by Simon Daish
Fine performances from João Monteiro and Tiago Apolonia at the Europe Top 16 tournament hosted in Portugal, their home country, saw both players acquire top eight finishes to guarantee their places at the World Cup.
Both Monteiro and Apolonia topped their respective qualifying groups in Gondomar, and by the conclusion of the competition Apolonia had secured seventh place while Monteiro impressively finished as the runner up to Germany’s Dimitrij Ovtcharov.
Monteiro’s Men’s World Cup debut is closing in fast, but his fellow countryman Apolonia is no stranger to the competition.
Ups and Downs for Portugal
The 2016 Men’s World Cup will be Tiago Apolonia’s third consecutive appearance at the contest, having featured at both the 2014 and 2015 renditions.
Apolonia was in fine form at the 2014 tournament in Düsseldorf and even managed a shock victory against Marcos Freitas (POR) in the Round of 16, before eventually exiting at the Quarter-Finals stage to Ma Long (CHN).
After a strong showing on his Men’s World Cup debut, Apolonia was expected to enjoy more success at the Liebherr 2015 Men’s World Cup but an early elimination in his qualifying group on games countback followed in Halmstad.
No Room for Freitas
Marcos Freitas has spearheaded Portugal’s charge at previous World Cups, but for the first time since 2011 the 28-year-old will not be making an appearance at the event.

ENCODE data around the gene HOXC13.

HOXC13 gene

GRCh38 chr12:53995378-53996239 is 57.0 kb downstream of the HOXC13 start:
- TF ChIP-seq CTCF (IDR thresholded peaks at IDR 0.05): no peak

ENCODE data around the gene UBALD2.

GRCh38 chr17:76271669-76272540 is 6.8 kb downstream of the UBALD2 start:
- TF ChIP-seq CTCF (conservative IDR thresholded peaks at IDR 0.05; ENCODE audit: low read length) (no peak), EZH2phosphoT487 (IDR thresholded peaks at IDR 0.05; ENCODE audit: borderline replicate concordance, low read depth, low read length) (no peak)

With a maximum of two players from each country allowed to participate at the World Cup, a worse-off finish than both Tiago Apolonia and João Monteiro at the Europe Top 16 tournament meant there were no positions available for Marcos Freitas in 2016’s cup battle.
Successful Campaigns Expected for Duo?
The other names that have made the Liebherr 2016 Men’s World Cup entry list are rivals that Monteiro and Apolonia know well, and will see opportunities for potential scalps depending on the outcome of the draw.
Alexander Shibaev (RUS), Simon Gauzy (FRA) and Dimitrij Ovtcharov (GER) have all been defeated by Monteiro in 2016, and Apolonia enters as the seventh highest world ranked player taking part in the World Cup.
Portugal are yet to really take off in the Men’s World Cup, but is that about to change? Can João Monteiro and Tiago Apolonia achieve the unthinkable and compete for the main prize in Saarbrücken or will they be subject to shock early exits? The answers to these questions will be revealed over the weekend’s play.